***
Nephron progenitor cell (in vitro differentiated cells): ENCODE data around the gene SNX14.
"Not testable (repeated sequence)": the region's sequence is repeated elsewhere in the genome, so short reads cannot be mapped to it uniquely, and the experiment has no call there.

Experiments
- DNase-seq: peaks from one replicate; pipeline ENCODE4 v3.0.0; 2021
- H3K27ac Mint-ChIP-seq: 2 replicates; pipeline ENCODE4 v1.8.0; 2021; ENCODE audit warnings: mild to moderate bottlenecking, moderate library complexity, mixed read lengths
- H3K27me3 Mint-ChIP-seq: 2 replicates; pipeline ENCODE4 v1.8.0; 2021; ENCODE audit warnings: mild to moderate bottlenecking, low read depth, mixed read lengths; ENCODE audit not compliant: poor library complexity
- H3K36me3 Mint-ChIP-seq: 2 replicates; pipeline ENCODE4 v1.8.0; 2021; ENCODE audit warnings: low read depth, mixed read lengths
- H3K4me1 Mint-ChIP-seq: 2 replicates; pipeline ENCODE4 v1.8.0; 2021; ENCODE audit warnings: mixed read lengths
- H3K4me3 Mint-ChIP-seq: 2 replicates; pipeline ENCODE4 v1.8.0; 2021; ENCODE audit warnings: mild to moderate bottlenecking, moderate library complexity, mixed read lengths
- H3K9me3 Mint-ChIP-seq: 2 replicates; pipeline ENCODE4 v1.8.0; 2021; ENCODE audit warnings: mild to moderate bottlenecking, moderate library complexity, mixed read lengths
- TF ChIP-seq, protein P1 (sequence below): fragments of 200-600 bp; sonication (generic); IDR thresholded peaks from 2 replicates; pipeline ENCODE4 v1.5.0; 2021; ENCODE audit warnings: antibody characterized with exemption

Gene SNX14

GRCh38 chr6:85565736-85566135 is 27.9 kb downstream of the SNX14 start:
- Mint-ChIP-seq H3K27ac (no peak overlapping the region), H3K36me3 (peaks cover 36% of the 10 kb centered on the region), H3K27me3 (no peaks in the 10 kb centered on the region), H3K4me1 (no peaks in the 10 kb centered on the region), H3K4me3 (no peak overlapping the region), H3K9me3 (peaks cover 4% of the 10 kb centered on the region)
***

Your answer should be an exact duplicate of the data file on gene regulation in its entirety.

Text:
Nephron progenitor cell (in vitro differentiated cells): ENCODE data around the gene SNX14.
"Not testable (repeated sequence)": the region's sequence is repeated elsewhere in the genome, so short reads cannot be mapped to it uniquely, and the experiment has no call there.

Experiments
- DNase-seq: peaks from one replicate; pipeline ENCODE4 v3.0.0; 2021
- H3K27ac Mint-ChIP-seq: 2 replicates; pipeline ENCODE4 v1.8.0; 2021; ENCODE audit warnings: mild to moderate bottlenecking, moderate library complexity, mixed read lengths
- H3K27me3 Mint-ChIP-seq: 2 replicates; pipeline ENCODE4 v1.8.0; 2021; ENCODE audit warnings: mild to moderate bottlenecking, low read depth, mixed read lengths; ENCODE audit not compliant: poor library complexity
- H3K36me3 Mint-ChIP-seq: 2 replicates; pipeline ENCODE4 v1.8.0; 2021; ENCODE audit warnings: low read depth, mixed read lengths
- H3K4me1 Mint-ChIP-seq: 2 replicates; pipeline ENCODE4 v1.8.0; 2021; ENCODE audit warnings: mixed read lengths
- H3K4me3 Mint-ChIP-seq: 2 replicates; pipeline ENCODE4 v1.8.0; 2021; ENCODE audit warnings: mild to moderate bottlenecking, moderate library complexity, mixed read lengths
- H3K9me3 Mint-ChIP-seq: 2 replicates; pipeline ENCODE4 v1.8.0; 2021; ENCODE audit warnings: mild to moderate bottlenecking, moderate library complexity, mixed read lengths
- TF ChIP-seq, protein P1 (sequence below): fragments of 200-600 bp; sonication (generic); IDR thresholded peaks from 2 replicates; pipeline ENCODE4 v1.5.0; 2021; ENCODE audit warnings: antibody characterized with exemption

Gene SNX14

GRCh38 chr6:85565736-85566135 is 27.9 kb downstream of the SNX14 start:
- Mint-ChIP-seq H3K27ac (no peak overlapping the region), H3K36me3 (peaks cover 36% of the 10 kb centered on the region), H3K27me3 (no peaks in the 10 kb centered on the region), H3K4me1 (no peaks in the 10 kb centered on the region), H3K4me3 (no peak overlapping the region), H3K9me3 (peaks cover 4% of the 10 kb centered on the region)